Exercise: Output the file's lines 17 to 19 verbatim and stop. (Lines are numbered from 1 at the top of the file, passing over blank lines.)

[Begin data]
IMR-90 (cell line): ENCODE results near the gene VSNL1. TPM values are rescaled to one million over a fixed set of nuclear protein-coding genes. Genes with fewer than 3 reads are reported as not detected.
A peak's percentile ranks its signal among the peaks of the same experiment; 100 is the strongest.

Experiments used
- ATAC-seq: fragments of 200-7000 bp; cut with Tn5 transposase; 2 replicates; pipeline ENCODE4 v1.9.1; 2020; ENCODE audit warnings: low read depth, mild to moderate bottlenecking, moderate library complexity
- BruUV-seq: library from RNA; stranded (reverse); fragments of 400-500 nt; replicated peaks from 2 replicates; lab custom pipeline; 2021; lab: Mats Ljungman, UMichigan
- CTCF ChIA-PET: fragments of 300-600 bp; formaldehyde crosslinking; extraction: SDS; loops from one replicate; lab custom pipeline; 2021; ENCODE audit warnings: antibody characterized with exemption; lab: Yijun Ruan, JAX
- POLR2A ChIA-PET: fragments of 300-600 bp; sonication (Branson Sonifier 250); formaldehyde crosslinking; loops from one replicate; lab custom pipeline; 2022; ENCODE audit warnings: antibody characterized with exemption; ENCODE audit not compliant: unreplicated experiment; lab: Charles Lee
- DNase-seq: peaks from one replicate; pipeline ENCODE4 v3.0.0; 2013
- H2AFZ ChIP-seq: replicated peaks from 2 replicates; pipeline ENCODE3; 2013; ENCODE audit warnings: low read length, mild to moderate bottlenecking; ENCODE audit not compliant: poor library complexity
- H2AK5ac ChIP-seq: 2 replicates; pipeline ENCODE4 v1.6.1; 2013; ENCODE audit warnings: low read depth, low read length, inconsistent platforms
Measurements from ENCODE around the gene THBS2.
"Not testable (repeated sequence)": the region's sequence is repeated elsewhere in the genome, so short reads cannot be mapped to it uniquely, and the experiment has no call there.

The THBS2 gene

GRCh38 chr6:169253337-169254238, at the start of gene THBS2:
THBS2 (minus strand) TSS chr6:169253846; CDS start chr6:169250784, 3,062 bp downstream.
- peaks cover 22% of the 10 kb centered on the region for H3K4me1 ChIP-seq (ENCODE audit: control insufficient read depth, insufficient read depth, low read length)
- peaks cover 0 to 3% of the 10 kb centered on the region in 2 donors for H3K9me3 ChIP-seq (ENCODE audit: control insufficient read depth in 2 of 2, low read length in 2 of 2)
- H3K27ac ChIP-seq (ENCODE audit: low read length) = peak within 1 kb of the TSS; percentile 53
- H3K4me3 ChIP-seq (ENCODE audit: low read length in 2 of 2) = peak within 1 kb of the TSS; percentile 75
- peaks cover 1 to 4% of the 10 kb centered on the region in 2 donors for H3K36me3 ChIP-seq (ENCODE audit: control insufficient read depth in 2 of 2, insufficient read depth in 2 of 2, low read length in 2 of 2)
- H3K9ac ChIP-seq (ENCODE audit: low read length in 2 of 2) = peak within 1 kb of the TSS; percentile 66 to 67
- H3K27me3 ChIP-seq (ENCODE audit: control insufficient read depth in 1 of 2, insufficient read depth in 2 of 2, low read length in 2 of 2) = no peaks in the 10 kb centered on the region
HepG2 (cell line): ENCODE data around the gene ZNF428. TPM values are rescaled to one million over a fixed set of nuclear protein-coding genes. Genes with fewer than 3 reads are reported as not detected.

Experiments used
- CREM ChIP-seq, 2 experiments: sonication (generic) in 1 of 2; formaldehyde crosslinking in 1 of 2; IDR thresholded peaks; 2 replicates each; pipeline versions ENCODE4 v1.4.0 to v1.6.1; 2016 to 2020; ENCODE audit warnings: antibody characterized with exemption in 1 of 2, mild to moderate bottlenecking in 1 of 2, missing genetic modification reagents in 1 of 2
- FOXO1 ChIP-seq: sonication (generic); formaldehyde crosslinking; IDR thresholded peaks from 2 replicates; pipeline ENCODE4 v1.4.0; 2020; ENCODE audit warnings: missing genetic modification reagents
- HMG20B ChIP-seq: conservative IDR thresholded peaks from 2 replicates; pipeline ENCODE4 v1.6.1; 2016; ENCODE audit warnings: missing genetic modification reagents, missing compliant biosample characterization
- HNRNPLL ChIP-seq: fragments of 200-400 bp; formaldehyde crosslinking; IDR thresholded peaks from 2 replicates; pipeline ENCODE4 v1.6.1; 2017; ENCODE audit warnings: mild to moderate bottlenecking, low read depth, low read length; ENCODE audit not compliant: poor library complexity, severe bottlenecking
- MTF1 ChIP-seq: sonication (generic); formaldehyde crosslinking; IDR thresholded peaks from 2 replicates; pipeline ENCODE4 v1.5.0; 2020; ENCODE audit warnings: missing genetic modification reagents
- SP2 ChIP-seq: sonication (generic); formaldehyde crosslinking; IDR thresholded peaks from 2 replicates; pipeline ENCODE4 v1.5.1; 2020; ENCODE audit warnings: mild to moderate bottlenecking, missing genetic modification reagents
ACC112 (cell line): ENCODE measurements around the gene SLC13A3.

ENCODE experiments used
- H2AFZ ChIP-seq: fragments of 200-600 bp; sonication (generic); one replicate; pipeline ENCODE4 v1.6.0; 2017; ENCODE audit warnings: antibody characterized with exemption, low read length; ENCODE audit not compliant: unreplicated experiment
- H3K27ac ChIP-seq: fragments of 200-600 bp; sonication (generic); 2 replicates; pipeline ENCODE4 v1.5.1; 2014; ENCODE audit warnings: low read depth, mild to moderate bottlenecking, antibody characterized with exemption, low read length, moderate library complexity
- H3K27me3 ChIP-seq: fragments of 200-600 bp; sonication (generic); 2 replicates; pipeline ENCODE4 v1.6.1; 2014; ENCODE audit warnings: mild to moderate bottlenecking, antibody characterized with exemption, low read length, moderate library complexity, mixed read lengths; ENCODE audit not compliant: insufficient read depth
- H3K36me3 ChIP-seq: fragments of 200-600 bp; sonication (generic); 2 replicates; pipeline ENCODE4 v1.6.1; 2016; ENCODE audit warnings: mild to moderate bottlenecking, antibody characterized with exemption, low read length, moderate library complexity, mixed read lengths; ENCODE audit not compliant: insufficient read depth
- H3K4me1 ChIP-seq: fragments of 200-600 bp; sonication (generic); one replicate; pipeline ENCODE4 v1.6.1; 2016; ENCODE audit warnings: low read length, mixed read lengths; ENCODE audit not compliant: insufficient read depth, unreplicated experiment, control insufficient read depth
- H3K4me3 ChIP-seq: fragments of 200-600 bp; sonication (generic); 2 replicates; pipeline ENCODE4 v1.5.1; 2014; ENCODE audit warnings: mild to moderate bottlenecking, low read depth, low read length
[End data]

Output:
- peaks cover 0 to 3% of the 10 kb centered on the region in 2 donors for H3K9me3 ChIP-seq (ENCODE audit: control insufficient read depth in 2 of 2, low read length in 2 of 2)
- H3K27ac ChIP-seq (ENCODE audit: low read length) = peak within 1 kb of the TSS; percentile 53
- H3K4me3 ChIP-seq (ENCODE audit: low read length in 2 of 2) = peak within 1 kb of the TSS; percentile 75